BIO ~ Rayne was a neutered male low-content wolf-dog. We originally rescued him, his mom and his siblings in 2009 when he was a few months old. We welcomed him back in 2015 after his adoption didn’t work out. We helped him peacefully join the Big Pack in the Sky on April 10, 2018 after fighting a lengthy pancreatic condition and cancer.
PERSONALITY ~ Rayne was a low-content wolf-dog, so he mostly looked and acted like a domestic dog, but he had some wolf-like behaviors. Like all our rescues, his wild spirit sometimes made life as a pet confusing and uncomfortable. He was very goofy and playful with people he knew and liked, but he was painfully shy and very aloof with strangers.
RELATIONSHIP ~ After living without a canine friend for most of his life, Rayne had a fun-loving relationship with another low-content wolf-dog, Shasta II. She joined the Big Pack in the Sky in December of 2016. Rayne lived alone until we finally updated his habitat for a new friend and escape-artist, Flicker.
LIKES ~ Rayne’s favorite thing to do was go for leashed walks. We have many acres that he loved to explore while he was safely in his harness, which was specially ordered and fit just for him by his previous owner. He also liked barking loudly for his breakfast!
DISLIKES ~ Rayne disliked seeing everyone else receive their food while he was still waiting for his. He also didn’t like when a group of caretakers entered his habitat. He tried to get as far away from them as possible.
FUN FACTS ~ Rayne had two sisters who were successfully adopted out as very young puppies! They live much like Rayne did, in a large outdoor habitat at their owner’s home, in a very rural setting. We were happy to see them find a home with a loving owner where they can still live as the innately wild animals they are.
RAYNE’S HISTORY ~ We rescued Rayne, his mother, Kachina, and his two sisters Cheyenne and Moon Dance after our Executive Director, Leyton, received a call from a woman living on a reservation in the middle of the high desert. When Leyton arrived there was only a single tree in a mile radius, and double-chained to this tree was Rayne’s mother, Kachina. Her pups were isolated in a pen close by. There were four pups, all about four months old, but the woman only allowed us to rescue three, which included Rayne. Because Kachina and her pups were all low-content wolf-dogs, we hoped the puppies might do well with individual owners who were experienced with wolf-dogs and their unique challenges. Ideally, the puppies would be happy and well-cared for, and we would have more space for animals who needed us and sanctuary a bit more. The puppies were all eventually adopted out, and Rayne went home with Josh, a former WSWS volunteer.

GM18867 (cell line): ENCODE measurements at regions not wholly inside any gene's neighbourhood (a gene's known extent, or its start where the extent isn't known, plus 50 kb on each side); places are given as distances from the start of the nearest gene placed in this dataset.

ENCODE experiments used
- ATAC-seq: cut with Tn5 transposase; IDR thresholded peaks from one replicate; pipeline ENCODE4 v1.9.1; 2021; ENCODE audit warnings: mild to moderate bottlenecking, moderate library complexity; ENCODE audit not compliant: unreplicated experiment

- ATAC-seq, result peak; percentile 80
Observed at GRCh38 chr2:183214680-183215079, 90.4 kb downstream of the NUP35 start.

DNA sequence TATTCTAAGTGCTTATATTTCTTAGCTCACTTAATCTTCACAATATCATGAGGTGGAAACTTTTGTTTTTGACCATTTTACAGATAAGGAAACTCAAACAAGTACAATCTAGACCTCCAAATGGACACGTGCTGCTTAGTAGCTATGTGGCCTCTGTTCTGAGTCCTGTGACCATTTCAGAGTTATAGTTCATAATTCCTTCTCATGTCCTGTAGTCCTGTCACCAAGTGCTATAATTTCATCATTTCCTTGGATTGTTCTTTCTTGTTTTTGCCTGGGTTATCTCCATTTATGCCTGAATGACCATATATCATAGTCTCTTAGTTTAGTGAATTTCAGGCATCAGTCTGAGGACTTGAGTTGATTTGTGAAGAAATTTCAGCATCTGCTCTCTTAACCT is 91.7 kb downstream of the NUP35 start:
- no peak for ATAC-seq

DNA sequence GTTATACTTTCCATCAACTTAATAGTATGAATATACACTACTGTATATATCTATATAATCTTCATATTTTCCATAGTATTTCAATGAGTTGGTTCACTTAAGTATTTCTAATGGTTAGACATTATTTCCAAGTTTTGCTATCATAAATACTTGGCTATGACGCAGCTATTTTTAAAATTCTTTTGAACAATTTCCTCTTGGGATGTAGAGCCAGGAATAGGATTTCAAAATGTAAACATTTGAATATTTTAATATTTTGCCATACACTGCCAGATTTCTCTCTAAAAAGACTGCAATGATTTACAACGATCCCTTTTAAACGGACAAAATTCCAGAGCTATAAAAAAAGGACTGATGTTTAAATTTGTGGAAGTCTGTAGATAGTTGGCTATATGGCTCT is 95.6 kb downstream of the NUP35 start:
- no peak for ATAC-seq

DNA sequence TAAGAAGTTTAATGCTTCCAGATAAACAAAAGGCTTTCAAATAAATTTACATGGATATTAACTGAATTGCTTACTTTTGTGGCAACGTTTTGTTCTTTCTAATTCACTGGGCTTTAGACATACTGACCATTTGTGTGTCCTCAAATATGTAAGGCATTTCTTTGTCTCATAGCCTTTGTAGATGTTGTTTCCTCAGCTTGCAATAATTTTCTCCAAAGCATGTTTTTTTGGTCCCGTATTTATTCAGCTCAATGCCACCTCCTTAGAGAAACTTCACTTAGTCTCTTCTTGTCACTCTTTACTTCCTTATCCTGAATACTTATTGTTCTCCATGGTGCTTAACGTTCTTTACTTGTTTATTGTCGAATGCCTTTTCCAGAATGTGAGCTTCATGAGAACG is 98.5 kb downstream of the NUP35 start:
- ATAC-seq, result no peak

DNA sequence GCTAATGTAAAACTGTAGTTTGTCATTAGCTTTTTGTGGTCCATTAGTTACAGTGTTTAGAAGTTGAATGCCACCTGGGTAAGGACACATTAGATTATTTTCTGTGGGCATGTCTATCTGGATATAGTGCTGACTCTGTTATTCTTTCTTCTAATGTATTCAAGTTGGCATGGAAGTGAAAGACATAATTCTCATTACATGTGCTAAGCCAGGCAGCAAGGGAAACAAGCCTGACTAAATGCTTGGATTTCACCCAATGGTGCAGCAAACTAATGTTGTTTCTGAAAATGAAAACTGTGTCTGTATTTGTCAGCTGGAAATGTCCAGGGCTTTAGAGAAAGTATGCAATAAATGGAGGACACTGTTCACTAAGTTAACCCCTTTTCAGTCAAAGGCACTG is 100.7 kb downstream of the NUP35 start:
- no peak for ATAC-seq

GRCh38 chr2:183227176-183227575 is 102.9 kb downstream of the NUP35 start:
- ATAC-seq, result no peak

Josh had formed a wonderful bond with Rayne while he was here at our sanctuary and had worked at other sanctuaries, too. He not only had the experience required, but he loved Rayne and the two were a great match. So, Rayne went home with Josh to build a life in the city.
Josh spent nearly 6 years with Rayne, and though he was only a low-content wolf-dog, he still inherited enough wild instincts to make him more challenging than a domestic dog. Like most wolves and wolf-dogs, Rayne was painfully shy of most people and new things, and he found it difficult to be truly comfortable in the uncontrolled environment of city life. He also had a strong desire to be free rather than contained in a yard or on a leash, but he couldn’t be counted on to listen to recall commands which limited his free time. So Josh would take him to the dog park on a daily basis for exercise and allow him to interact with other canines. He met dozens of dogs a day, some big and some small, without any issues. However, like most wild canids, Rayne also inherited a prey drive, and one day he grabbed and shook a small dog. The dog was unhurt, but Josh knew this was a larger problem.
In Josh’s own words, “I feared that the next time he got out, something worse was going to happen. Rayne, being scared of people, would probably be shot instead or terminated if he bit someone. One or more lives could be abruptly ended and I really don’t know how I’d handle all of that guilt and grief. The only choice that felt right was taking Rayne back to Wild Spirit.” Essentially, keeping Rayne safe meant eliminating his potential to injure others, even if without meaning to. So Rayne came back to Wild Spirit and soon settled right in. Although Rayne may look intimidating with his pitch black coat, piercing yellow eyes, and thunderous bark, he is one of the most gentle-hearted animals we have at our sanctuary.
In the summer of 2015, Rayne began to lose the beautiful luster in his thick, black coat and started to show extreme, rapid weight loss despite increased meal sizes. A visit to our vet revealed he was suffering from exocrine pancreatic insufficiency or E.P.I.; a gastrointestinal disorder that, if left untreated, is always fatal. Fortunately, there is a treatment for it, and Rayne has rebounded beautifully thanks to daily medication and a high-quality diet. His care is pricey though, and we are grateful for the supporters and sponsors who allow us to afford Rayne’s very important care, and in turn provide him with a happy, healthy life.